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So, it makes sense that if someone is just going through the suggested edits queue, they may not be the most familiar with the specific technology or the details of the questions and may make a mistake as to whether to approve/reject something. Requiring two votes makes sense in that context.

But in the context of a particular post, when you click on edit (0) (for example) below that question, it seems the approve/reject should be immediate and only require one person. If you're clicking on that edit link from within the question page, you're probably familiar with the technology (or you wouldn't be looking at the question far enough to see an edit), and you've already read and understand the question. So you are likely to be in a position to evaluate the edit more accurately than if it was just some random question you encountered in the suggested edits queue.

The specific use case I encountered was a badly formatted post, with non-formatted code blocks. I was going to edit it to add code blocks, but someone else without edit privs beat me to it, adding a suggested edit. I went to approve it, but it still required approval of one more person to take effect. In the mean time, the post was still sitting there badly formatted.

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marked as duplicate by Anna Lear Jun 4 '13 at 4:42

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There is already a workaround for this as animuson suggests: edit more. You can hit "improve" and even add a space character if no other editing is needed. Despite that cheesy hack, the problem you cite is relevant but the solution I disagree with. –  Wesley Murch Mar 26 '12 at 3:04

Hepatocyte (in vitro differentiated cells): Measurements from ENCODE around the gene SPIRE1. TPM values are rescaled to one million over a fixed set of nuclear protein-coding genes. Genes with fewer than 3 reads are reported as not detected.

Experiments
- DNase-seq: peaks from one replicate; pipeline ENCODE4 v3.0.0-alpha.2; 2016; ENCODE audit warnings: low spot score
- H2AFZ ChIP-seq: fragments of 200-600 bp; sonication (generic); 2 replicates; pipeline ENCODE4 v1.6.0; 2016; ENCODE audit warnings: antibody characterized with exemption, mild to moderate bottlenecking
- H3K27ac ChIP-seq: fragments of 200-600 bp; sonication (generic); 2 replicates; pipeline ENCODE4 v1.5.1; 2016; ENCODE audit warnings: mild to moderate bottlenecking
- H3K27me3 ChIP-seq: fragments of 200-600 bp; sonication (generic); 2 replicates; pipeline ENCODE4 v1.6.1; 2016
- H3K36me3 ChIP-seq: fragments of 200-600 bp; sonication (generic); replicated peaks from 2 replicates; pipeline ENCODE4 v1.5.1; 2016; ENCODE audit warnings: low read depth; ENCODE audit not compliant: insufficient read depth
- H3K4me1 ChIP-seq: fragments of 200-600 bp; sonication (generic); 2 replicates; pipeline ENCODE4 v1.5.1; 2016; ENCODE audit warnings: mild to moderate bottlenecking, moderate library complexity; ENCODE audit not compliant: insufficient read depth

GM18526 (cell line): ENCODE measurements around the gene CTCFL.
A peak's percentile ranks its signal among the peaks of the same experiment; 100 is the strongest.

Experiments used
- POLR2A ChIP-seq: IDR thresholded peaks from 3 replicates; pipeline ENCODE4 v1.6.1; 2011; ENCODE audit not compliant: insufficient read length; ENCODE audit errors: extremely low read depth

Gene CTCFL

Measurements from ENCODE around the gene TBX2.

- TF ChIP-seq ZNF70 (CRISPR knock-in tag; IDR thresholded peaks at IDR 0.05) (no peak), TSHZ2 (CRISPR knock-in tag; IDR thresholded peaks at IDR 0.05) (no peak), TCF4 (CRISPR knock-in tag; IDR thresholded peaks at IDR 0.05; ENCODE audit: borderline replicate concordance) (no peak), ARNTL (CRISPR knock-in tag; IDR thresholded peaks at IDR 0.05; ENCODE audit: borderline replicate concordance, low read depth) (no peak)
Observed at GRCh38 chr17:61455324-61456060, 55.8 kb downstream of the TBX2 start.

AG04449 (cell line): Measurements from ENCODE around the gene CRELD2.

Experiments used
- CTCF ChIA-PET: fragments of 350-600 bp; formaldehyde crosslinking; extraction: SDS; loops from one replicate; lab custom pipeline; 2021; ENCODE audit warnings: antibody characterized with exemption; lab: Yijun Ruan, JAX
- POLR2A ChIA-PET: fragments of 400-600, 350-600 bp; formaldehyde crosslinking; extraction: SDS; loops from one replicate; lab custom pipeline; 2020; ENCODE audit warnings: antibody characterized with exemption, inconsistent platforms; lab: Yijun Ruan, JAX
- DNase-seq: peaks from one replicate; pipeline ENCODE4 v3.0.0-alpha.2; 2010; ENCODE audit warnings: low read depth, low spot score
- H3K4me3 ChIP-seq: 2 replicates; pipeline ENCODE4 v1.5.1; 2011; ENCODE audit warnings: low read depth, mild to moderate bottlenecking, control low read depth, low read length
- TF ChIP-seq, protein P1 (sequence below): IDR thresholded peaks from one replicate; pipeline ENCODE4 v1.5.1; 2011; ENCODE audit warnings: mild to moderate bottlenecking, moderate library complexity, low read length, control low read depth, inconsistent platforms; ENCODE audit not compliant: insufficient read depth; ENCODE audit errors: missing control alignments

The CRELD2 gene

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up vote 6 down vote accepted

That's not always the case though. I visit questions on topics that I have no experience in just for the sake of viewing it. The title looked interesting and I clicked on it. Even if that condition were true, I still don't see it as an excuse to bypass the approval-by-two process.

If you need to expedite an approval, find something else that is wrong and improve the post to add to it. The suggested edit is immediately approved and your additional contributions are added on top of it.

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But if you are just casually browsing for interesting questions, are you going to even click on the "edit" link if there is a suggestion in the queue? –  Ben Lee Mar 26 '12 at 2:42
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@Ben: Why wouldn't I? If I notice there's a pending edit, sure, I'll look at it. –  animuson Mar 26 '12 at 2:45
    
Also, if I'm certain the edit is correct (because it's the edit I was going to do myself), seems like it's silly that I'd have to work around it by introducing my own separate improvement. –  Ben Lee Mar 26 '12 at 2:59
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Why wouldn't you? If you're not familiar enough with the question or technology to evaluate an edit, why would you? –  Ben Lee Mar 26 '12 at 2:59
    
@Ben: A majority of edits can be accurately approved/rejected without any knowledge of the subject whatsoever. If I see it is an edit that is specific to the subject that I can't accurately give an opinion on, then I don't vote on it. However, that's not any different from what I would do in the suggested edits panel. –  animuson Mar 26 '12 at 3:06
    
Okay, I guess my assumption about who is likely to click "edit" from within a question page may be false. –  Ben Lee Mar 26 '12 at 3:07
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